BusinessWhy New Minimum Capital Base For Tier-1 Banks Should Be At Least...

Why New Minimum Capital Base For Tier-1 Banks Should Be At Least $5bn

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February 11, (THEWILL) – The issue of minimum capital base for deposit money Banks has, once again, come to the front burner, following the indication by the Governor of the Central Bank of Nigeria (CBN) earlier this year that there was a need to raise the minimum capital base of deposit money banks to put them in a position to support the one trillion-dollar economy that the current administration is targeting.

Although Nigerian banks have been doing relatively well and some people think there is no need for a new minimum capital base for the industry, the reality is that compared to the size of our economy, the Nigerian banking industry is grossly under-capitalised and lacks the capacity needed to adequately fund the growth of the economy.

It is a contradiction that though Nigeria has the biggest economy on the African continent, no Nigerian bank is amongst the top 10 most capitalised banks in Africa. Although the list of biggest banks in Africa is dominated by South African banks, banks from countries with much smaller economies like Morocco, Algeria, and Egypt also make the list of the top 10 most capitalised banks in Africa.

The other irony is that one single bank in South Africa, (Standard Bank Group) has more tier-one capital at $13.2 billion than all the top 10 banks in Nigeria which have a combined tier-one capital of less than $12 billion.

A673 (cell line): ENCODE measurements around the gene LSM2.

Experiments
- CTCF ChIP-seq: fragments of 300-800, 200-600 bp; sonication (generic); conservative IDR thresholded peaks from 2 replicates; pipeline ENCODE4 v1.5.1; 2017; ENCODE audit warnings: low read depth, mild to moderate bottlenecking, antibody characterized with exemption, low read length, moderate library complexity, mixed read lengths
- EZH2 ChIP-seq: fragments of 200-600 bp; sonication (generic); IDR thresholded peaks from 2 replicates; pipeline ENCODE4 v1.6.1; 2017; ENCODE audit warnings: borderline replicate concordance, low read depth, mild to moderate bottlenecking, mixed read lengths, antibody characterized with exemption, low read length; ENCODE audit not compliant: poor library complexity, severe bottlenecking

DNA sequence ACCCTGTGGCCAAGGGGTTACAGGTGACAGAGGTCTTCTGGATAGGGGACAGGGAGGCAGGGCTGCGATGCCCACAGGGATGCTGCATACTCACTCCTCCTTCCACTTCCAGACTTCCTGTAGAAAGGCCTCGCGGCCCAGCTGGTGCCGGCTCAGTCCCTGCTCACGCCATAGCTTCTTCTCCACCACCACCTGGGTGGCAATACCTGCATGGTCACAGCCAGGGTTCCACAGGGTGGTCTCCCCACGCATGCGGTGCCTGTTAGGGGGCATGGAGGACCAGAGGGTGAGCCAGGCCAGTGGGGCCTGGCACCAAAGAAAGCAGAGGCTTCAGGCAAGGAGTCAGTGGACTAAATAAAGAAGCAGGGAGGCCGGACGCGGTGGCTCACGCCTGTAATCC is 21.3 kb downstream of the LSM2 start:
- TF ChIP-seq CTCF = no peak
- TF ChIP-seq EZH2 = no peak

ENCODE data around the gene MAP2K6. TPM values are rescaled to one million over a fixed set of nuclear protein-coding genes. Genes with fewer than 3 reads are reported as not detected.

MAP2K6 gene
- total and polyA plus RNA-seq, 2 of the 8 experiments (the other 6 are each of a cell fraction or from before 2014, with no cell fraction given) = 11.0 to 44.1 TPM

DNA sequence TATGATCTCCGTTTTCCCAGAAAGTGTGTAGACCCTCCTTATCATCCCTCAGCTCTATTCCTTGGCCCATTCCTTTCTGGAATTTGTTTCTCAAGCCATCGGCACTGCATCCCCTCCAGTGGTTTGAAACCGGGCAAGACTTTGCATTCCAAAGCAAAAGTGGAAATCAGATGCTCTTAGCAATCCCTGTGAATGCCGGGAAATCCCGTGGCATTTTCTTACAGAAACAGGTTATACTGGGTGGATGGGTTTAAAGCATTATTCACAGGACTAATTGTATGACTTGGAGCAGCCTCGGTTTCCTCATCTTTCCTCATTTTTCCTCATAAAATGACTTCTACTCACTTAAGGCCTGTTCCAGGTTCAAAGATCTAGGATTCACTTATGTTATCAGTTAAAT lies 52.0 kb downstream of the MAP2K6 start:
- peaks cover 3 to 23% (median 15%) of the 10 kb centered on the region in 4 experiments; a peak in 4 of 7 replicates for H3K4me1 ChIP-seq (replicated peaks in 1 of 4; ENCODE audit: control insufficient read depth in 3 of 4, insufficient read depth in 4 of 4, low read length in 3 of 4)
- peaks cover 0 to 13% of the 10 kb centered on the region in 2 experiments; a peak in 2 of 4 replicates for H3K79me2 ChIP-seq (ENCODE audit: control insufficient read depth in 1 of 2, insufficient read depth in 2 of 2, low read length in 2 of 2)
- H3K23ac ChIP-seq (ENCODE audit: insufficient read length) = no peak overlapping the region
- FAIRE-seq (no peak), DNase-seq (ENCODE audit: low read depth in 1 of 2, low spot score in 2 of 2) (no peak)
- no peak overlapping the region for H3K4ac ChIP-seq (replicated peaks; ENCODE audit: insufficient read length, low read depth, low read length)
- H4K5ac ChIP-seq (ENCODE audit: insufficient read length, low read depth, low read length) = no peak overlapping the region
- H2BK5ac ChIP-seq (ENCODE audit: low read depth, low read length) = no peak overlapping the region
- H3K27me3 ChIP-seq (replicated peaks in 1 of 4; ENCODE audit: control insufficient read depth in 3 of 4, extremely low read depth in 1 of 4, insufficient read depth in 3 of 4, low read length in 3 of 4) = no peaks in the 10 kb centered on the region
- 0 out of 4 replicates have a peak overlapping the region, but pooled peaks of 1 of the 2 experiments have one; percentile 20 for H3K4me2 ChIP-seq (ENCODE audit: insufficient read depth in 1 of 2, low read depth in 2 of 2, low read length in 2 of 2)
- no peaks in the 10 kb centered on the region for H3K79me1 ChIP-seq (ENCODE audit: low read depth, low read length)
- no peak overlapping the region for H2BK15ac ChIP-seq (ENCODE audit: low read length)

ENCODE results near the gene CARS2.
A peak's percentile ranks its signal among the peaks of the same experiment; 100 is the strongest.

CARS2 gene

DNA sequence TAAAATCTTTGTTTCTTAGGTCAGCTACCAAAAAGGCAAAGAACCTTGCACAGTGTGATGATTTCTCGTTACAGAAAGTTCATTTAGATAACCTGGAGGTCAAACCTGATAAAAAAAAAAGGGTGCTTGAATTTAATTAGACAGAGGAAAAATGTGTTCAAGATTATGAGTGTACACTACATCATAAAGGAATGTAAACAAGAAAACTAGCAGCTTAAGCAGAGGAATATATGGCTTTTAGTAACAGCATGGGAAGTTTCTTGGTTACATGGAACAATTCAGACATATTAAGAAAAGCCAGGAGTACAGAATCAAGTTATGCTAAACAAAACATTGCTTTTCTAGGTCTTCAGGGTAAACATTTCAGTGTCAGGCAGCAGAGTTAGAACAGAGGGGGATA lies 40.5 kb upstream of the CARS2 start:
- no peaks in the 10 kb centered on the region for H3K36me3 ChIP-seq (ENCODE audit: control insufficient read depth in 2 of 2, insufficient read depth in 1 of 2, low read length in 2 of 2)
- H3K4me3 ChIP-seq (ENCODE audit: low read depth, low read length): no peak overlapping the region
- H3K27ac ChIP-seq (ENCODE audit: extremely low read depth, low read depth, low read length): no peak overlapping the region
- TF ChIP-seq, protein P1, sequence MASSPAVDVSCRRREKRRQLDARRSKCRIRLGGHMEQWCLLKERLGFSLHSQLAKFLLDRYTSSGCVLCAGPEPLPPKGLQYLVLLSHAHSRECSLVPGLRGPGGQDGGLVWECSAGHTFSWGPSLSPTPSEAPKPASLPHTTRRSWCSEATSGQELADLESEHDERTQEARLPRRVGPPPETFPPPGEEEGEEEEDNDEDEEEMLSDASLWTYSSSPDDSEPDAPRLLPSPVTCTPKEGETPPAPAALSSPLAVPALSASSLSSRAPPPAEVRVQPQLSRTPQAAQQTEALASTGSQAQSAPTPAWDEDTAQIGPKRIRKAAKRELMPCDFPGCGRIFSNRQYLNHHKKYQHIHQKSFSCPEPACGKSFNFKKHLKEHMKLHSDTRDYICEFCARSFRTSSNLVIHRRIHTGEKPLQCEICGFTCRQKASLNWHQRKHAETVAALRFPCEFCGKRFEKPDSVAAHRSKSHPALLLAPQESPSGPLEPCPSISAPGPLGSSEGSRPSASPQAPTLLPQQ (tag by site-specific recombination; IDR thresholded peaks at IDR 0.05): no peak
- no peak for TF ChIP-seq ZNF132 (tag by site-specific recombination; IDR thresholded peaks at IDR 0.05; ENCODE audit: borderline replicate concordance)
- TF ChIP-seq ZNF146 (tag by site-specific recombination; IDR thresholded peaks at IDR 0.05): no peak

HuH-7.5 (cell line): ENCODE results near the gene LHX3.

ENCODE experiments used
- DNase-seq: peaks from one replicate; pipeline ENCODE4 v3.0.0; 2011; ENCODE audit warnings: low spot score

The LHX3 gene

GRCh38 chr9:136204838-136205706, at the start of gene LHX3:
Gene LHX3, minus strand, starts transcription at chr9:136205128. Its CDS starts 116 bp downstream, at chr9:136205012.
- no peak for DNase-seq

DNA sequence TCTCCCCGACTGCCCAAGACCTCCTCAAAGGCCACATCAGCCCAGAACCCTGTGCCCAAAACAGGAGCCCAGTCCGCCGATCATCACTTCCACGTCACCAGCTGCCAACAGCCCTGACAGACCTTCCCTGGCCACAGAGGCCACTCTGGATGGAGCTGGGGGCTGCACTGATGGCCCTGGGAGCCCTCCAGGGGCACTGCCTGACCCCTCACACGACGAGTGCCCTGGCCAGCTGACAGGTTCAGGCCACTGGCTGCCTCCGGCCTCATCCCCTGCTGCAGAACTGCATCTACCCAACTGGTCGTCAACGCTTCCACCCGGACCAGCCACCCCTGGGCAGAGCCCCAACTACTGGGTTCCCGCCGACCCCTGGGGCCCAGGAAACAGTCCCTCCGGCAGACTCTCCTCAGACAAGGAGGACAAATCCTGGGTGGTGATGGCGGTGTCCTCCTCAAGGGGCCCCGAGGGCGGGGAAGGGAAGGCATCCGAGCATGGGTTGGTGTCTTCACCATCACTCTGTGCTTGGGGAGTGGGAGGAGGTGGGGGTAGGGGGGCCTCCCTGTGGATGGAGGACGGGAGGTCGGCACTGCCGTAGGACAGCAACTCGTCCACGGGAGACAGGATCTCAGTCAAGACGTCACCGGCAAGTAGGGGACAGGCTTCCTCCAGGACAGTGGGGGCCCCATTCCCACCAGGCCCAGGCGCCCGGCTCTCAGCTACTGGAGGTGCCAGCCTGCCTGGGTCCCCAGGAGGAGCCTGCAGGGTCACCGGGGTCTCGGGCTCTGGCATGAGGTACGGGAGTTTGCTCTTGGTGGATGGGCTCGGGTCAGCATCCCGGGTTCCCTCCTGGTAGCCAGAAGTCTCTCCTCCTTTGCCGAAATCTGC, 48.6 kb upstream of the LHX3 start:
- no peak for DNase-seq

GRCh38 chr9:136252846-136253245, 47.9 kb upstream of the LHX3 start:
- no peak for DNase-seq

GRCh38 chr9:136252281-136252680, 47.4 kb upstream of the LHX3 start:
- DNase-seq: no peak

When we take into context that Nigeria has a much bigger economy than these other African countries and a population that dwarfs most of them, we begin to realise that our banks need to be more adequately capitalised to fund the economic growth that we so much desire.

Before we go on to discuss what should be the ideal minimum capital base for deposit money banks in the country, I would like to refer to that last capital raising exercise carried out by the Olusegun Obasanjo Administration which even though was deemed to be successful, failed to achieve the ultimate objective empowering banks to fund the productive sector of the economy.

It is true that the 2005/2006 bank capital raising exercise was very successful with the industry tier one capital increasing by over 200 per cent within a space of two years.

However, the increased capital in the industry failed to translate to increased funding for the productive sector as the government’s appetite for funding also increased significantly with a resultant effect of the government crowding out the productive sector from the money market.

This was despite the fact that the newly reformed pension industry was also accumulating trillions of Naira in pension funds which greatly increased liquidity in the financial services industry.

Despite this, up to 70 per cent of the funds available in the industry went to the government in form of Bonds and Treasury bills, while most of what was left of the 30 per cent went towards financing the big corporates and multinationals, This left very little to support Small and Medium-scale Enterprises (SMEs) that are the engine of growth in the economy.

For the proposed bank capital raising exercise to achieve its aim of supporting the growth of a one trillion-dollar economy, the increased capital of the banks must be directed towards enhancing the capacity of the banking industry to fund SMEs to stimulate growth in the economy.

The practice of the government cornering most of the available funds in the financial industry to finance unproductive activities must stop. Instead, the government must be more focused on supporting the growth of our SMEs, which will not only ensure job creation and economic growth but also ensure increased government revenue through taxes.